Mosab Abu Toha, a highly acclaimed poet from Gaza and former Harvard fellow, has been denied a visa permit by Israel.
“I have to be in Syracuse, NY, on August 15 and Israel is denying my permit to attend my visa interview in Jerusalem tomorrow” said Toha on Twitter on Sunday. “I applied for a permit last May. I will lose my chance to finish my MFA degree in creative writing. #help_mosab_get_his_visa,” Toha wrote on Twitter on August 1.
The denial means that Toha, who is the author of one of the shortlisted books for this year’s Palestine Book Awards (PBA), Things You May Find Hidden in My Ear: Poems from Gaza, faces the grim possibility that he will not be able to graduate with Masters in the study of fine arts in Syracuse, New York.
According to a report in Middle East Monitor, Toha, who is also the founder of Edward Said Libraries, disclosed further details about the application. He, according to the report, said that he had submitted the request on 10 May for a permit to go to the US embassy in Jerusalem for a student visa interview scheduled for 15 June. Approval was granted said Toha, but when he entered the Erez travellers’ hall, Israeli officials in the booth ordered him to return to Gaza. Though he has re-applied for 1 August, Toha has been refused.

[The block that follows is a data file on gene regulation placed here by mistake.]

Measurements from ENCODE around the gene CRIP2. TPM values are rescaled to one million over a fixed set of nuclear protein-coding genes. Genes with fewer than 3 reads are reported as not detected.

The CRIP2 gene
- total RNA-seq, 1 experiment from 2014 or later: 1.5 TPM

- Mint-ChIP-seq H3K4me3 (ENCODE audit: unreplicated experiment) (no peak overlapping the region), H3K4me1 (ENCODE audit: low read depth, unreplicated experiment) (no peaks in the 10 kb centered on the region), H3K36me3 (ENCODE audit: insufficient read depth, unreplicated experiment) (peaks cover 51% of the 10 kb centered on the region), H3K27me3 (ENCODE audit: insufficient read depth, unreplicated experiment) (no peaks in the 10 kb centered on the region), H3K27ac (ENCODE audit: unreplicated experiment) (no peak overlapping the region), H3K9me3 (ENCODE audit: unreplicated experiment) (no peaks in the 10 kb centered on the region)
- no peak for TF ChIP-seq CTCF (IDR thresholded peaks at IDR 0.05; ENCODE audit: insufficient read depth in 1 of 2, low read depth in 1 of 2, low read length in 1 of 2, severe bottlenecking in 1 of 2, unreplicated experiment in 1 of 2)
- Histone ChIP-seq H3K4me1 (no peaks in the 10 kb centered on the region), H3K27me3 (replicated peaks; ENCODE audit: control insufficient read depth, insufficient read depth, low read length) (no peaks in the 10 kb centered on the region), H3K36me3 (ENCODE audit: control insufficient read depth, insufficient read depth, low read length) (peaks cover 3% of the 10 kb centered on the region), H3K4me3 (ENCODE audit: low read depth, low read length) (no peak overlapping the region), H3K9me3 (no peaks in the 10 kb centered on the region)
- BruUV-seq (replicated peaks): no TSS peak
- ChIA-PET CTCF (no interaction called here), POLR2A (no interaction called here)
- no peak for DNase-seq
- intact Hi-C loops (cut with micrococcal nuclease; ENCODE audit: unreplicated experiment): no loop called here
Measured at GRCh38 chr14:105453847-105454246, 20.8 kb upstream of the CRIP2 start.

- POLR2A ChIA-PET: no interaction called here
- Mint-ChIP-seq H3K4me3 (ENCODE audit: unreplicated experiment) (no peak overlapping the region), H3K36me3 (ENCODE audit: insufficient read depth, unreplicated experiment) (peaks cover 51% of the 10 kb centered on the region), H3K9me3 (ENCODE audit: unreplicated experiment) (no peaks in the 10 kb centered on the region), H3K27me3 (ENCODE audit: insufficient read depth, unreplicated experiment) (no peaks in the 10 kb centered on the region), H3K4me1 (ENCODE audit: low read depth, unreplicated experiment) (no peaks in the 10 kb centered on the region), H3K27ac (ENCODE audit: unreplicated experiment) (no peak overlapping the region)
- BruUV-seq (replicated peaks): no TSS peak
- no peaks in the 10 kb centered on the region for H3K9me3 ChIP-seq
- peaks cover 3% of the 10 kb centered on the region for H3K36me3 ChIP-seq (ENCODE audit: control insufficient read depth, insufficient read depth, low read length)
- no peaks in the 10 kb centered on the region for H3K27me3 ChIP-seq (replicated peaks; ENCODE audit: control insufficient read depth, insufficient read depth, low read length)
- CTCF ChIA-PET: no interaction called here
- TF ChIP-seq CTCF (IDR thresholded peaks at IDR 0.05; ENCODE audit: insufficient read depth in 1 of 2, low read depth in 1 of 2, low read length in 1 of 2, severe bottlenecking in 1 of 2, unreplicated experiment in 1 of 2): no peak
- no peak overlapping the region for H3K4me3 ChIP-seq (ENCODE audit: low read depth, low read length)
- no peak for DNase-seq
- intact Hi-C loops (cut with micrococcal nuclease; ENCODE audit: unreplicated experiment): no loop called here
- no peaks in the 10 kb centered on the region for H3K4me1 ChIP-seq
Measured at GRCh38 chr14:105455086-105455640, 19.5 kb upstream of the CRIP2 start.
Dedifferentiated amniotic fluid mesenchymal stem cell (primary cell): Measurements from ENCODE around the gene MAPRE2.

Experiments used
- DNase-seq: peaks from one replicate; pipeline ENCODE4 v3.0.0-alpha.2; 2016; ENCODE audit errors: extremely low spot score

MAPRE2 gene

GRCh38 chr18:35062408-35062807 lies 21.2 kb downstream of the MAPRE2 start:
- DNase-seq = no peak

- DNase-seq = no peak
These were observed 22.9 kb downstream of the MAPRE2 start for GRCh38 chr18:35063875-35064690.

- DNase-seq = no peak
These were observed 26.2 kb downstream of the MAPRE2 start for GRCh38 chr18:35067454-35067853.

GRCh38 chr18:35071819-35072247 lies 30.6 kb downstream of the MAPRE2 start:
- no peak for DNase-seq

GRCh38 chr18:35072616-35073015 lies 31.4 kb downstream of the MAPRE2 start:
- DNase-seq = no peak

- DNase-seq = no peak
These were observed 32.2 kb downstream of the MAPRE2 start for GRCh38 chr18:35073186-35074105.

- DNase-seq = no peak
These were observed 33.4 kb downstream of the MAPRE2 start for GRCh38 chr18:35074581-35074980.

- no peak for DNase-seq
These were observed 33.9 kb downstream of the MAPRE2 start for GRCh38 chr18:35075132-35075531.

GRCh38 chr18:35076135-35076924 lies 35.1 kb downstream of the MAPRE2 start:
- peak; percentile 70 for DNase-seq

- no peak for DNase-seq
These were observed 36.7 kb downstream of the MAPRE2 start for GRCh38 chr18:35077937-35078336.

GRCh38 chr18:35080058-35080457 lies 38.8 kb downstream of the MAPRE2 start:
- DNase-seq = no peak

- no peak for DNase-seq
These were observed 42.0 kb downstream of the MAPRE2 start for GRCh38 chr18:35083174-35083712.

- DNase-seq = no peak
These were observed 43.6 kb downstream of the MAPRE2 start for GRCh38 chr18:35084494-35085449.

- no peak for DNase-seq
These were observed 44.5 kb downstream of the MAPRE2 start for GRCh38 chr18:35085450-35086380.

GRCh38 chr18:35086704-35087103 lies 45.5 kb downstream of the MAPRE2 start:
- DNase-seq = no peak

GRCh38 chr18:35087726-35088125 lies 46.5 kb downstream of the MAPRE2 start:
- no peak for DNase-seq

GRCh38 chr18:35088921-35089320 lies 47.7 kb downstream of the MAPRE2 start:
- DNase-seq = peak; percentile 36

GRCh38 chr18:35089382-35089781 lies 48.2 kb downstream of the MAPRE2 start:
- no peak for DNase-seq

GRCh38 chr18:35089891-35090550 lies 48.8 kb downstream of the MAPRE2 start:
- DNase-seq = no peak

After announcing Israel’s rejection of his application, Toha received messages of solidarity from many of his followers, including calls to impose an academic boycott of Israel. “This is exactly why academic boycott of Israel is justified and necessary,” said Palestinian-American Professor, scholar and author, Steven Salaita. In 2014, a campaign by pro-Israel lobby groups blocked Salaita’s appointment to the University of Illinois over his criticism of the Apartheid State. At the time, Israel was carrying out one of its many onslaughts on Gaza, which left 2,251 people dead, with more than 11,000 wounded.
“What reason does the Zionist regime have to prevent this young man from acquiring a study visa?” asked Salaita, questioning the reason for Israel’s refusal of Toha’s application. “Because it can. Because it’s capricious and ruthless. Because it dispenses rights according to religion.”
Salaita appealed to PEN America, which champions free expression of authors and writers in the US and worldwide. “Please look into the violation of this writer’s right to movement and expression,” said the Academic, urging the American group to take up Toha’s plight. “Unfortunately, it’s a common occurrence for Palestinians living under Israeli occupation.”